Why Viking

Why Viking

Dutch Hutspot

“Hutspot met klapstuk” is as close to a Dutch national dish as it gets. Every year, this simple, hearty creation is part of the celebration commemorating the end of the siege of Leiden in 1574. The Dutch were in revolt against the Spanish Habsburg monarch and in the course of the Eighty Years’ War (1568-1648), the city was besieged in attempt to starve it into surrender. However, Dutch strategy prevailed, as dikes were punctured and the Spanish positions flooded, and Leiden was soon freed. The liberators brought herring, white bread and hutspot, and this is what residents still eat today to celebrate the liberation of Leiden.

  • 2-lb piece of beef brisket
  • 2 bay leaves
  • 1 tsp salt
  • 1/2 stick unsalted butter
  • 2 lg onions, peeled & sliced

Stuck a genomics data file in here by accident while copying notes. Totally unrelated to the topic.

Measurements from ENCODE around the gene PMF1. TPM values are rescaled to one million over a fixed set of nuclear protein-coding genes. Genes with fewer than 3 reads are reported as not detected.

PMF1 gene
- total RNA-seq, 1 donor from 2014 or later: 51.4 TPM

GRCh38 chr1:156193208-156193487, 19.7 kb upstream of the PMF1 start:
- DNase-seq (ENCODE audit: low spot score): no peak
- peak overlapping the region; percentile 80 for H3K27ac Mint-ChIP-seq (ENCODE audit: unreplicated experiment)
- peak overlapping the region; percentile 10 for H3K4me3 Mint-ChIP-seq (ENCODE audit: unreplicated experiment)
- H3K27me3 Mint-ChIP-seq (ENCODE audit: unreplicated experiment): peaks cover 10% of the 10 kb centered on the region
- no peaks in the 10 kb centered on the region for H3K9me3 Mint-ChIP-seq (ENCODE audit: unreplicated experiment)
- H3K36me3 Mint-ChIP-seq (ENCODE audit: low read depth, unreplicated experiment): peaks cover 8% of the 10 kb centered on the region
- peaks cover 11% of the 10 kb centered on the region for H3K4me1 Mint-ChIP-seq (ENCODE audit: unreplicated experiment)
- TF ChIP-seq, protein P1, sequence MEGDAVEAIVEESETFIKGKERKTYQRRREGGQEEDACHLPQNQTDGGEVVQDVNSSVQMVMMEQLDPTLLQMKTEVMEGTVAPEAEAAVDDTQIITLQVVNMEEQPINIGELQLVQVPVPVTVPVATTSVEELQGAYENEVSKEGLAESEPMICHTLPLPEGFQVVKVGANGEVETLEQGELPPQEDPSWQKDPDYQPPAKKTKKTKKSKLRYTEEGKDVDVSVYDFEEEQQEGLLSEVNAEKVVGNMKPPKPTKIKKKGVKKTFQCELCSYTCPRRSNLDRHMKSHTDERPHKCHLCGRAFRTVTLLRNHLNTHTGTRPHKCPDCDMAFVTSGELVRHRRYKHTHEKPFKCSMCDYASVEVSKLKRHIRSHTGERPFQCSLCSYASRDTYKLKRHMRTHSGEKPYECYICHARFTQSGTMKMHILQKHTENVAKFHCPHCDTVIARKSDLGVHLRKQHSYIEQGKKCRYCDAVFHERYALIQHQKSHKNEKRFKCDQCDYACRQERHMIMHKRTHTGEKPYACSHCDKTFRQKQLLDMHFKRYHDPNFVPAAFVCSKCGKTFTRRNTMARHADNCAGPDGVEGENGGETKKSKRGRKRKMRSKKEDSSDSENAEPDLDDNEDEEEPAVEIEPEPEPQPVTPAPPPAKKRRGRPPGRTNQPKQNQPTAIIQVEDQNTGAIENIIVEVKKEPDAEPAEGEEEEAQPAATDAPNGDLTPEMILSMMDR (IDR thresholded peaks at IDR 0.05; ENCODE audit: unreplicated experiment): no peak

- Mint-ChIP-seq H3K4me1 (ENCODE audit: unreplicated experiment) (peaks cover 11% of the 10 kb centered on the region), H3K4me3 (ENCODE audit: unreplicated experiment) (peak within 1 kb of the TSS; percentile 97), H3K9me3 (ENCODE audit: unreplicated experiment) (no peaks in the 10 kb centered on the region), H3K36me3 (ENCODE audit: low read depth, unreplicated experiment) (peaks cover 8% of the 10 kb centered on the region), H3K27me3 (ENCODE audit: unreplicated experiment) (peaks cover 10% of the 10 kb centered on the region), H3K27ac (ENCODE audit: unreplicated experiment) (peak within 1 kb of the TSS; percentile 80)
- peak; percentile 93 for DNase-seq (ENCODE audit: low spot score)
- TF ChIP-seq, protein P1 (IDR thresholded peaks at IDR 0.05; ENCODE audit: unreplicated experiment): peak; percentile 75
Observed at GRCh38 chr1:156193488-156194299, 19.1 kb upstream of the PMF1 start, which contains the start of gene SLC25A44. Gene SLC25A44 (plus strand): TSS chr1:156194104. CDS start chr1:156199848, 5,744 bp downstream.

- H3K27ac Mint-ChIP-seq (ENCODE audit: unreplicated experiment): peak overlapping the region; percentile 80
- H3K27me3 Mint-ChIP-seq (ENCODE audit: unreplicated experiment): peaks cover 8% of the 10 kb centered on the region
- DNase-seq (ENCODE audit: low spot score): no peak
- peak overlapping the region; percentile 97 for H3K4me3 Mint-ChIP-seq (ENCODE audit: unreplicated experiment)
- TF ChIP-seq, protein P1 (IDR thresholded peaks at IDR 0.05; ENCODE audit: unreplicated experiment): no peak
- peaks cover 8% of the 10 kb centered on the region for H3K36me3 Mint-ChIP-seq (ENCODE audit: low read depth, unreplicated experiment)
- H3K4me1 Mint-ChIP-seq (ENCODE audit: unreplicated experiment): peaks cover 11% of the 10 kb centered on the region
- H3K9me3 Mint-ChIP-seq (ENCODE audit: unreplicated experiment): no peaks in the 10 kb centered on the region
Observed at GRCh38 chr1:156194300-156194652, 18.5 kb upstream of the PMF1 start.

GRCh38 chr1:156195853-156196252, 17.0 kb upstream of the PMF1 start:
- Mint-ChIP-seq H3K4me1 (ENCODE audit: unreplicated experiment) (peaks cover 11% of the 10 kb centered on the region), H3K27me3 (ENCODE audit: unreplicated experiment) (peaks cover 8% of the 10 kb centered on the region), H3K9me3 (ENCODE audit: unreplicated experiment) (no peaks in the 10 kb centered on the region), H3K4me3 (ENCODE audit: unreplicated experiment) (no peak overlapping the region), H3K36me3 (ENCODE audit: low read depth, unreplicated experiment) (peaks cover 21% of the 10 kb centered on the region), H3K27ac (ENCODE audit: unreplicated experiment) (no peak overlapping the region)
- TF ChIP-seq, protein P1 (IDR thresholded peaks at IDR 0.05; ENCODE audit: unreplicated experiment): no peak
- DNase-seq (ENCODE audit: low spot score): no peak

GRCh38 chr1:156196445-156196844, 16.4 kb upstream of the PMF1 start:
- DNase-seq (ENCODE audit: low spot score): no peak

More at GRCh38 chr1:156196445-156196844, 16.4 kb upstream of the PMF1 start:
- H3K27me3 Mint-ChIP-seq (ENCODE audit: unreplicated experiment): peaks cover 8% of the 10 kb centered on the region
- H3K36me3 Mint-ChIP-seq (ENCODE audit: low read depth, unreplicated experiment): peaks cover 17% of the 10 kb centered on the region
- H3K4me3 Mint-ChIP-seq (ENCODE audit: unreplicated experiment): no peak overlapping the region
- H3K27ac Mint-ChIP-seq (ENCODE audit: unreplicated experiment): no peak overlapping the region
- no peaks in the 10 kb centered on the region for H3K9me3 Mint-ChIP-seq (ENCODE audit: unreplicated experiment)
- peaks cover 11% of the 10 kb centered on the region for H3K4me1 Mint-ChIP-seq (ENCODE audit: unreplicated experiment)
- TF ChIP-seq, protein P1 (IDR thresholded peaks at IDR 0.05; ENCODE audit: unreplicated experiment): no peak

• 1 lb carrots, peeled & cubed
  • 1 1/2 lbs potatoes, peeled & cubed
  • 1 lb white turnips, peeled & cubed
  • 1/2 lb parsnips, peeled & cubed
  • Salt and pepper to taste

Put brisket in a large pot with a lid or a Dutch oven. Add 1 qt of water, bay leaves and salt. Bring slowly to a boil on medium heat and continue to cook covered over medium heat for at least of 2 1/2 hours, turning meat over halfway through. Melt butter in a heavy skillet on medium heat, then add onions and a pinch of salt; cook slowly until onions are soft and golden, 6-8 minutes. Remove bay leaves from brisket pan and discard; add vegetables and cooked onions. The liquid should just cover meat and vegetables. Bring to a boil, then turn down heat and cover. Cook for about 30 minutes, or until vegetables are soft and easily pierced with a fork.

Remove meat with a slotted spoon and keep warm. Pour out about 2 C of liquid out of pot and reserve to use as soup stock. Mash vegetables roughly with a masher, leaving some lumps, aiming for a loose and fluffy texture. Add salt and freshly ground pepper to taste. Slice brisket across the grain and serve on top of hutspot. Serve with mustard on the side.

  • Makes 6-8 servings.